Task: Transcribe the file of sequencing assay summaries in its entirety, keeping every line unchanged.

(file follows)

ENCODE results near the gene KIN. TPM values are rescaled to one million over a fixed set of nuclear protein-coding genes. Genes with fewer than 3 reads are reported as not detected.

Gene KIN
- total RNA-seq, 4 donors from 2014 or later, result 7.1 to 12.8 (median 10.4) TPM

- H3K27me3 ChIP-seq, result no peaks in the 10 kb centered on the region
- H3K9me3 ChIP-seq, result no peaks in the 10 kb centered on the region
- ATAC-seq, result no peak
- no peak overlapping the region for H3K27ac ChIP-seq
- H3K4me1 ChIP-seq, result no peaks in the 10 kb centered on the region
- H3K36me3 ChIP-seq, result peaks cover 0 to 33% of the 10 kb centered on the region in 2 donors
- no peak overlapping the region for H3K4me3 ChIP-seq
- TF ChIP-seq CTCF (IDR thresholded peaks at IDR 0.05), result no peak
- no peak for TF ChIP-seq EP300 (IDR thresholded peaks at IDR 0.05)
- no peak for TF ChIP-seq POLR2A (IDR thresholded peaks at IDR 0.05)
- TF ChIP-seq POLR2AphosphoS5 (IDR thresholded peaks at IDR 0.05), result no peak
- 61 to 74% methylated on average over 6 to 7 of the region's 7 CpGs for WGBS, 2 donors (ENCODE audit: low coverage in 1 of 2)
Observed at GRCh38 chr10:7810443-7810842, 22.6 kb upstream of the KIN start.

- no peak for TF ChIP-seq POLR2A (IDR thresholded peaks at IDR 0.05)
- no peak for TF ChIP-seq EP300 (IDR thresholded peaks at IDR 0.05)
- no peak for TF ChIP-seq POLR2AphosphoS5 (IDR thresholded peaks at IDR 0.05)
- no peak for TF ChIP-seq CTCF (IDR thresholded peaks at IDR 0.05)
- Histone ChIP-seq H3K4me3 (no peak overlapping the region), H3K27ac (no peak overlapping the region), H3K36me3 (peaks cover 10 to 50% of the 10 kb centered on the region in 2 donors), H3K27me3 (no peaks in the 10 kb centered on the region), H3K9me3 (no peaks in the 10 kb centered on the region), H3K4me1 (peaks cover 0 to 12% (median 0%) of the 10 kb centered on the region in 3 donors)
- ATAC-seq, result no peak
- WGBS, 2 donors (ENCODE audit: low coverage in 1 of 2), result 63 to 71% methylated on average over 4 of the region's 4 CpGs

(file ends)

ENCODE results near the gene KIN. TPM values are rescaled to one million over a fixed set of nuclear protein-coding genes. Genes with fewer than 3 reads are reported as not detected.

Gene KIN
- total RNA-seq, 4 donors from 2014 or later, result 7.1 to 12.8 (median 10.4) TPM

- H3K27me3 ChIP-seq, result no peaks in the 10 kb centered on the region
- H3K9me3 ChIP-seq, result no peaks in the 10 kb centered on the region
- ATAC-seq, result no peak
- no peak overlapping the region for H3K27ac ChIP-seq
- H3K4me1 ChIP-seq, result no peaks in the 10 kb centered on the region
- H3K36me3 ChIP-seq, result peaks cover 0 to 33% of the 10 kb centered on the region in 2 donors
- no peak overlapping the region for H3K4me3 ChIP-seq
- TF ChIP-seq CTCF (IDR thresholded peaks at IDR 0.05), result no peak
- no peak for TF ChIP-seq EP300 (IDR thresholded peaks at IDR 0.05)
- no peak for TF ChIP-seq POLR2A (IDR thresholded peaks at IDR 0.05)
- TF ChIP-seq POLR2AphosphoS5 (IDR thresholded peaks at IDR 0.05), result no peak
- 61 to 74% methylated on average over 6 to 7 of the region's 7 CpGs for WGBS, 2 donors (ENCODE audit: low coverage in 1 of 2)
Observed at GRCh38 chr10:7810443-7810842, 22.6 kb upstream of the KIN start.

- no peak for TF ChIP-seq POLR2A (IDR thresholded peaks at IDR 0.05)
- no peak for TF ChIP-seq EP300 (IDR thresholded peaks at IDR 0.05)
- no peak for TF ChIP-seq POLR2AphosphoS5 (IDR thresholded peaks at IDR 0.05)
- no peak for TF ChIP-seq CTCF (IDR thresholded peaks at IDR 0.05)
- Histone ChIP-seq H3K4me3 (no peak overlapping the region), H3K27ac (no peak overlapping the region), H3K36me3 (peaks cover 10 to 50% of the 10 kb centered on the region in 2 donors), H3K27me3 (no peaks in the 10 kb centered on the region), H3K9me3 (no peaks in the 10 kb centered on the region), H3K4me1 (peaks cover 0 to 12% (median 0%) of the 10 kb centered on the region in 3 donors)
- ATAC-seq, result no peak
- WGBS, 2 donors (ENCODE audit: low coverage in 1 of 2), result 63 to 71% methylated on average over 4 of the region's 4 CpGs